Pesto is, in my opinion, one of the recipes with the highest ‘satisfaction to simplicity’ ratios – at least to my palate. Delicious, supremely versatile, and with endless room for experiment to get creative, while still being super-simple to prepare, in my mind having a good ‘basic’ pesto recipe in one’s repertoire is a must.
And that’s exactly what we’re preparing today – a ‘base’ or ‘starting’ recipe for pesto. With this recipe, you’ll have all you need to start experimenting on your own to find the ‘perfect pesto’ for your palate.
Ingredient Notes and Substitutions
1) Pignoli Nuts aka Pine Nuts: Pinoli, Pignolias, or piñón, are simply pine nuts. They are valued for their small size, tender or even ‘buttery’ texture when cooked, and the large amount of oil that they contain – relative to their small size, which seeps out into the food they are being cooked in, thereby spreading their flavor more intensely and evenly than other nuts.
Substitution: Since it’s hardly an exaggeration to say these little gems are ‘worth their weight in gold’ given their sky-high price (over $20 per pound on Amazon as of this post), you’ll likely want a good replacement lined up, especially in a recipe like today’s that otherwise isn’t very expensive to prepare. The best replacement for pignoli nuts in today’s recipe are walnuts. Walnuts will achieve much of the same flavor and texture, but will bring less oil to the recipe, and just a tad less ‘buttery-ness.’ Chopped almonds are a good replacement in ‘most’ recipes that call for pingoli nuts, but in something like today’s pesto I think that almonds would simply be too coarse and ‘crunchy,’ changing the texture of the pesto.
2) Basil – Fresh is a must. As with most herbs, fresh basil and its dried counterpart are ‘usually’ but not always safe substitutions for one another. In pesto, you may as well forget about the dried alternative, because we want the ‘anise-like’ flavor of the basil, and that flavor is contained almost entirely in the basil’s ‘juices.’
Make Today’s Pesto Your Own
There is no one way to make a pesto, and variations on this age-old recipe abound. With that in mind, here are a few of my favorite ways to dress up pesto, using today’s recipe as a base or starting point.
1) Spice It Up. The easiest way to do this is to simply add in red pepper, usually about a quarter of a teaspoon at a time until you reach the desired heat level. Alternatively, you could simply add in a habanero or serrano pepper before blending the mixture together – leaving in the seeds for added heat, or not.
2) Sweeten It Up. Conversely, for a sweeter or more ‘home and hearth’ flavored pesto, you might consider adding in a dash of nutmeg. This goes particularly well with golden raisins to complement the sweetness. Here again, add these items in before processing. How much is up to you, taste as you go.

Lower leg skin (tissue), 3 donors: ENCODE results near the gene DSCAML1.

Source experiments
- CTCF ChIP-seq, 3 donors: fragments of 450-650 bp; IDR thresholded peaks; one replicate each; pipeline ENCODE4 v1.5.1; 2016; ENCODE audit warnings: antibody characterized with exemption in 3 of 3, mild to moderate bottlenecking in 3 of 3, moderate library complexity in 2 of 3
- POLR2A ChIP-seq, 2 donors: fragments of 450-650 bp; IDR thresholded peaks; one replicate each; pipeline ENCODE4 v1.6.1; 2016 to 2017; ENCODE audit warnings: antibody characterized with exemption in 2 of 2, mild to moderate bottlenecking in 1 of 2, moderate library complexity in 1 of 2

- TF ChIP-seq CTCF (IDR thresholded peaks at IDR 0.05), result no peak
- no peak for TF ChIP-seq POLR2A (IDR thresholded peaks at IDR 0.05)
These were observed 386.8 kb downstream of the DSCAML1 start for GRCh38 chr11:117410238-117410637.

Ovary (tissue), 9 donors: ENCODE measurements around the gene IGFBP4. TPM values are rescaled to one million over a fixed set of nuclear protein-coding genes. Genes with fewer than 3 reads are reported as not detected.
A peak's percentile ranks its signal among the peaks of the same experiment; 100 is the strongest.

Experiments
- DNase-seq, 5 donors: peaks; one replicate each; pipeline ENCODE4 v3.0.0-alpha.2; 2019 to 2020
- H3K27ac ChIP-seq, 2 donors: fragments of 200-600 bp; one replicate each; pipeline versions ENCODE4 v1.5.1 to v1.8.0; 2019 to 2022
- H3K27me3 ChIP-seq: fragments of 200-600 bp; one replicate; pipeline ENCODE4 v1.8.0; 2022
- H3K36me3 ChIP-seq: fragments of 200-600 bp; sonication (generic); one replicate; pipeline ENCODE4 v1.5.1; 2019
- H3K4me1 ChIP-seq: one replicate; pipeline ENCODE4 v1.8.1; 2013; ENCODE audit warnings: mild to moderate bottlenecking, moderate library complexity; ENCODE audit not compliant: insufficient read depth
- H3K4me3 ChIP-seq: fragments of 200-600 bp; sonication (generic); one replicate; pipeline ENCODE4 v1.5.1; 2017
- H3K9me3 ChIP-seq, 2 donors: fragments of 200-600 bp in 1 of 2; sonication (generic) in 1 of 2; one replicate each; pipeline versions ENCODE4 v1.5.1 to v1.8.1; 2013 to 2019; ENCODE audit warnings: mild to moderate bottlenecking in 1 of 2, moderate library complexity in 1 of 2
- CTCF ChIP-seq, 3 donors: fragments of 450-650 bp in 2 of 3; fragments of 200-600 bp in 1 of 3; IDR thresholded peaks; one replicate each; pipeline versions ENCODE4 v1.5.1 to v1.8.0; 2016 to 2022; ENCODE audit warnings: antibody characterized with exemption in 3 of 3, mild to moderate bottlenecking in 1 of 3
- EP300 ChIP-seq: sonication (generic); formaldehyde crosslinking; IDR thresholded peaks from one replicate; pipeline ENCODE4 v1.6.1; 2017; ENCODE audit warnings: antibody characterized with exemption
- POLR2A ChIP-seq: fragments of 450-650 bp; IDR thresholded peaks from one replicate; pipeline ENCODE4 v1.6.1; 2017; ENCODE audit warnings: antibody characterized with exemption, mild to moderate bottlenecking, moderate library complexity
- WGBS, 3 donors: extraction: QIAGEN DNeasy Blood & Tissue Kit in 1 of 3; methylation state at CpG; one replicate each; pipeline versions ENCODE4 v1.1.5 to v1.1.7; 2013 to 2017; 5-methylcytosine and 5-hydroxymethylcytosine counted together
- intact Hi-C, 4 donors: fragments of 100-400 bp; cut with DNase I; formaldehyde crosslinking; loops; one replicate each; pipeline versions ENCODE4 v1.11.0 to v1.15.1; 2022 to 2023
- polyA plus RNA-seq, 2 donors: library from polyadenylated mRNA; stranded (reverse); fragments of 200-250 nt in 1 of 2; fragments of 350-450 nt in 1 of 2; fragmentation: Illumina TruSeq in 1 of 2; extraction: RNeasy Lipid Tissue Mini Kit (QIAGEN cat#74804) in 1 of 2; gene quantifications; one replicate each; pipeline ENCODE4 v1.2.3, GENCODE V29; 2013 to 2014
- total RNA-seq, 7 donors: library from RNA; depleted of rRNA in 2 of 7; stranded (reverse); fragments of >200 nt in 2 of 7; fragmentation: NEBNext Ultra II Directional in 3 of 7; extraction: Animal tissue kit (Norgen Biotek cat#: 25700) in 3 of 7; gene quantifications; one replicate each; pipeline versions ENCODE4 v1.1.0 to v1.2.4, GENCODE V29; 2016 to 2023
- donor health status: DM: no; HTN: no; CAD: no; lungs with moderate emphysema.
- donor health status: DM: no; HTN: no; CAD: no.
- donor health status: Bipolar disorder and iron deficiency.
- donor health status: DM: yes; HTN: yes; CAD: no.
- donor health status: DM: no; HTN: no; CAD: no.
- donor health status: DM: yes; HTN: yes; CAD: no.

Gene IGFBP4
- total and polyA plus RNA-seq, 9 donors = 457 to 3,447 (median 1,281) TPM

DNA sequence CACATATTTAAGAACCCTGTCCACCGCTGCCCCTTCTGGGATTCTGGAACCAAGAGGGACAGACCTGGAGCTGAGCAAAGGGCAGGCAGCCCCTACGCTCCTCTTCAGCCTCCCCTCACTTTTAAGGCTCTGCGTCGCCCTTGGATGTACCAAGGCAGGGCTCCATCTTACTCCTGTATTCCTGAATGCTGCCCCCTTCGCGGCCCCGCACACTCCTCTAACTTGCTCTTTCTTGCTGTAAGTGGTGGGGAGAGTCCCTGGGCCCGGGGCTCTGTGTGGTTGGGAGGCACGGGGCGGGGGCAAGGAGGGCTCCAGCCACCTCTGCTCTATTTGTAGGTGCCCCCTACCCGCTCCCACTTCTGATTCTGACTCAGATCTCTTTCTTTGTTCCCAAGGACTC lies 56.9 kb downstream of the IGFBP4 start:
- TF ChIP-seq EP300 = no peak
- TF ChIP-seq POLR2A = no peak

3) Sundried Tomatoes. I’ve written at some length about sundried tomatoes in previous posts, and I’ll admit I absolutely love these things. If you want to add a nice bit of rustic undertones to your pesto, add in a few sundried tomatoes to the mix.
4) Sicilian-Style. Add in Kalamata olives, capers, and anchovy fillets for a pesto with a bit of Southern Italian flare, reminiscent of a sunset dinner on the Mediterranean. This goes particularly well on pasta and flatbreads, adding a bit of complexity and textured flavor to the pesto, in my opinion.
5) Artichoke Hearts. Using marinated artichoke hearts, add in a few sliced artichoke hearts, with a tablespoon or two of the juice into the food processor with the rest of the ingredients, and blend that in with a little extra grating cheese and just a dash more olive oil.
What to do with Pesto
1) Over Pasta. Yes, the simplest way to serve pest is over a plate of pasta – any pasta will work just fine, though I prefer either spaghetti or linguine. However, if your feeling adventurous, stuffing shells with pesto and ricotta, and then topping that with a nice marinara and plenty of cheese is a delicious way to serve pesto.
2) On Pizza. For my starting point on pizza, see my recipe here. Topping the pizza with pesto, artichoke hearts, mozzarella, and plenty of grating cheese, along with a copious drizzle of oil, and you’ve got a real treat.
3) On Crostini. Topped with pesto, fresh basil, and fresh mozzarella, crostini are a great way to get creative with pesto. That said, crostini are one of the easiest ways to impress your guests. Easy to make, and providing endless possibilities for experimentation, learning to make crostini will make you the hit of your next dinner party.
4) On Flatbreads as a Spread or Dip. Using a basic flatbread recipe, layer on some pesto, infused olive oil, and grating cheese, and you’re good to go. Here’s how I prepare my flatbreads.
If You Enjoyed Today’s Recipe…
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